Microelectronics | Siemens 80386DX ISA Single Board Computer

Synopsis

Honestly, I bought this board for spare parts. I originally wanted to extract the CPU and FPU sockets and also the cache controller for my experiments. It was fairly cheap and very corroded under the parallel port. Also, some traces of heavy corrosion were underneath the PCB, in the same area. So it was cheap. Very cheap, I would say. The parallel port connector was an old style Harting part with elongated pins. Since I had one of these in my spare parts box (extracted from my defunct Micro Z80 project), I decided to attempt to replace it.

Repair

The operation was straightforward. I struggled a little bit with the rust on the PCB, but I cleaned it up in the end. A phosphoric acid based solution did miracles. But then I had to quickly clean with acetone. All this without touching the solder points. I applied these solutions only on the dirty soldermask.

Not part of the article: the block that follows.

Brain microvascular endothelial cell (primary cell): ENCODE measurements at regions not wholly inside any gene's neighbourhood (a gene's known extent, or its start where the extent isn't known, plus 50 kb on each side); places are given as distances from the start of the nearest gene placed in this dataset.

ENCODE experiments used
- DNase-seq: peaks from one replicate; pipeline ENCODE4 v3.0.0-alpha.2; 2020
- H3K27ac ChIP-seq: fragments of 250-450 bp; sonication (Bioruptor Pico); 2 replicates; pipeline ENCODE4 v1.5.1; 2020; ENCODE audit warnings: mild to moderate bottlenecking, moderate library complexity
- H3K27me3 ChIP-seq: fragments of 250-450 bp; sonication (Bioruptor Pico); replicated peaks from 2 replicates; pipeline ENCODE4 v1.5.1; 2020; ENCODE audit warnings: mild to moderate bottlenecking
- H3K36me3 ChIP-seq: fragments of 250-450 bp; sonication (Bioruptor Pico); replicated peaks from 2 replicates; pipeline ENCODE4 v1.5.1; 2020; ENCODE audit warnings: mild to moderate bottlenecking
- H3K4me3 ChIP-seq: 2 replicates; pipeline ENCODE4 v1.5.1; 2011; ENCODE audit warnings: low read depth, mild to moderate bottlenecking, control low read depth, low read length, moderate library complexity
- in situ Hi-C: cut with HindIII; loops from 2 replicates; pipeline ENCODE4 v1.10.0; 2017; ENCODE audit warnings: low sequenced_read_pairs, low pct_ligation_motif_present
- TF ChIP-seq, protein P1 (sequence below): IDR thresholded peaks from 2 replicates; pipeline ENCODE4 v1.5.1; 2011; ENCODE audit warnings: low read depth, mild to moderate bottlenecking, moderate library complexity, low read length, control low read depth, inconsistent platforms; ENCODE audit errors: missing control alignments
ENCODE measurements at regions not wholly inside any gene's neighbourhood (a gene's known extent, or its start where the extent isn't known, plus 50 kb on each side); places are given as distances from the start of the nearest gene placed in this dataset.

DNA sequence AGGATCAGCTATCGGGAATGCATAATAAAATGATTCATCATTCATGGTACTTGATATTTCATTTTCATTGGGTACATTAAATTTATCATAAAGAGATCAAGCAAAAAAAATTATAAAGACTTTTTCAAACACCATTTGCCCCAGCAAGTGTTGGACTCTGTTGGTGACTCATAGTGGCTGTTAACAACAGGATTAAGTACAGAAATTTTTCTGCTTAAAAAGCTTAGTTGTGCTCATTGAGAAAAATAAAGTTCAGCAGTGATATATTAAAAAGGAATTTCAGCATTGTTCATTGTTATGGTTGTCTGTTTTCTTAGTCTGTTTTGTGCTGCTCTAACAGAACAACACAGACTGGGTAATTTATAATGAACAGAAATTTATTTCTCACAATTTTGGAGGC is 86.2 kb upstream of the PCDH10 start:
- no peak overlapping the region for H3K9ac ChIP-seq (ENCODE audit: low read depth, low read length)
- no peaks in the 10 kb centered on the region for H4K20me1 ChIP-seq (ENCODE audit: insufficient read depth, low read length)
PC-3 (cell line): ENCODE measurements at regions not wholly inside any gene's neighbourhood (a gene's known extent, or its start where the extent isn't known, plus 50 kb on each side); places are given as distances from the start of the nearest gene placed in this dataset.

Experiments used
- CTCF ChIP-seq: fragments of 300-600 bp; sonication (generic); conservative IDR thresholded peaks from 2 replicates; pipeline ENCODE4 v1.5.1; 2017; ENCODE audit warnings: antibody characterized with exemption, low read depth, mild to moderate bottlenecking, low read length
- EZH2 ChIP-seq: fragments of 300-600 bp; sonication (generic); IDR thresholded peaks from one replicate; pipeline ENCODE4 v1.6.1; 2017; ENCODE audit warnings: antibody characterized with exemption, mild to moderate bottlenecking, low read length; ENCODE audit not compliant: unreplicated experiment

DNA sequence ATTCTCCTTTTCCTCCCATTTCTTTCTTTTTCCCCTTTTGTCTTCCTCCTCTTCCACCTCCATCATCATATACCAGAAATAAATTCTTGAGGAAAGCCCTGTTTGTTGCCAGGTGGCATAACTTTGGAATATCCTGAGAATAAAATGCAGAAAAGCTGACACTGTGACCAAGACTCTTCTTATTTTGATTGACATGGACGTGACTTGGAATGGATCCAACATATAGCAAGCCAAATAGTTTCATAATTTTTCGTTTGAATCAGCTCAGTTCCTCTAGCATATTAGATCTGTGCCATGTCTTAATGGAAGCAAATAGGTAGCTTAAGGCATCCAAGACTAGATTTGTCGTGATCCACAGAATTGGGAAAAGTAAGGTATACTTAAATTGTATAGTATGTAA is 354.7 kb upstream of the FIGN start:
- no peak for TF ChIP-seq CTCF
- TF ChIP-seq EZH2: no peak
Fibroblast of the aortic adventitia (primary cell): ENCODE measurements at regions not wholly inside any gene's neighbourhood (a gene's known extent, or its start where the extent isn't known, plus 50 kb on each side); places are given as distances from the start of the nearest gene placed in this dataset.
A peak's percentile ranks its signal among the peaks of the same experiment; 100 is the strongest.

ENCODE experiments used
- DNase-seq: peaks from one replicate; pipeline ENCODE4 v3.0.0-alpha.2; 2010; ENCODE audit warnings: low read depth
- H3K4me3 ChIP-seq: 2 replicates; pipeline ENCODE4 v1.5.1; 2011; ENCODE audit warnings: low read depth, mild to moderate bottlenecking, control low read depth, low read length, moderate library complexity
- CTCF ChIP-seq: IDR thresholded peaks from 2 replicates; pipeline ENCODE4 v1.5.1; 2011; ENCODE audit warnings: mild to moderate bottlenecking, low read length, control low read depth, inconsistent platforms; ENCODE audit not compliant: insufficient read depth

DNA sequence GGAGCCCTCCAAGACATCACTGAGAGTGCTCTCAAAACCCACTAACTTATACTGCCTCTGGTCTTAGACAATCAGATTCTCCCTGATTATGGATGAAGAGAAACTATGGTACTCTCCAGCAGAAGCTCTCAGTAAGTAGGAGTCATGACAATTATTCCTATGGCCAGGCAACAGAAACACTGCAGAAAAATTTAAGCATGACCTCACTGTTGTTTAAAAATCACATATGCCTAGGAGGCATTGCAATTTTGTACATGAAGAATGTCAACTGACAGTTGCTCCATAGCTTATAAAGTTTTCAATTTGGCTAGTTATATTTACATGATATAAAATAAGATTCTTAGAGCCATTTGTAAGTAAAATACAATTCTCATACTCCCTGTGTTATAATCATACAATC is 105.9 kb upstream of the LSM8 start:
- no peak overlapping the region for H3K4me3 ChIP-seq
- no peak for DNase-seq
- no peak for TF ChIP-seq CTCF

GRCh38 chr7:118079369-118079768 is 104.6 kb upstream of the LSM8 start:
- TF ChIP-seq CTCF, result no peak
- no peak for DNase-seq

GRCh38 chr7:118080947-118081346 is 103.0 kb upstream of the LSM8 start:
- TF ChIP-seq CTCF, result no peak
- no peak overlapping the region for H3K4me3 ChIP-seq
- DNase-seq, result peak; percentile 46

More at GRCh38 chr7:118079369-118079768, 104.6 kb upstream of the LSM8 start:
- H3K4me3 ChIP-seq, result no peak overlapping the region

I'm pretty happy with the results.

Pictures

Here are some pictures that I took during this operation.

As a curiosity, this PCB was factory repaired at some point. The job appears to be done by a skilled technician. But it still looks ugly. I've seen better digital PCB repair jobs. Now I'm thinking about using this single board computer somehow.

There is very little rust left on the PCB.

The new connector looks very old-school.

On the solder side there is almost no rust near the parallel port pins.

Overall, the PCB assembly is very crowded and packed with components.

Detailed view on the said repair job. This chipset appears to be an early one as there are a lot of logic ICs and PALs involved in the implementation.

Junk parts. The metal bracket can be cleaned to a certain extent. But since the chrome (or nickel) plating is cracked in multiple areas, rust will resurface.

For the moment, this ISA card will return in the drawer. But it's ready to be used for a nice retrocomputing project.


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